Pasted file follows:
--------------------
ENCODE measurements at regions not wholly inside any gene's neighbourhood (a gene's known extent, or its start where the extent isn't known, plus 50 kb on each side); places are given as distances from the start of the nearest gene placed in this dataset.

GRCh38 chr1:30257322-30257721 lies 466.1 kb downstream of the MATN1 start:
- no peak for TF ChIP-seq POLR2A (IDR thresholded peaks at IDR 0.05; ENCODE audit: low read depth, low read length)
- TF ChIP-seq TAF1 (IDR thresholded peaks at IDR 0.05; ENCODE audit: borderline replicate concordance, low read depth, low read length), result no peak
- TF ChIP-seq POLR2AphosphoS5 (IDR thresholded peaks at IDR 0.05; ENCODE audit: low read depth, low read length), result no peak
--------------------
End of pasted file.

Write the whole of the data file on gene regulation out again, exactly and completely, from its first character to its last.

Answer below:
ENCODE measurements at regions not wholly inside any gene's neighbourhood (a gene's known extent, or its start where the extent isn't known, plus 50 kb on each side); places are given as distances from the start of the nearest gene placed in this dataset.

GRCh38 chr1:30257322-30257721 lies 466.1 kb downstream of the MATN1 start:
- no peak for TF ChIP-seq POLR2A (IDR thresholded peaks at IDR 0.05; ENCODE audit: low read depth, low read length)
- TF ChIP-seq TAF1 (IDR thresholded peaks at IDR 0.05; ENCODE audit: borderline replicate concordance, low read depth, low read length), result no peak
- TF ChIP-seq POLR2AphosphoS5 (IDR thresholded peaks at IDR 0.05; ENCODE audit: low read depth, low read length), result no peak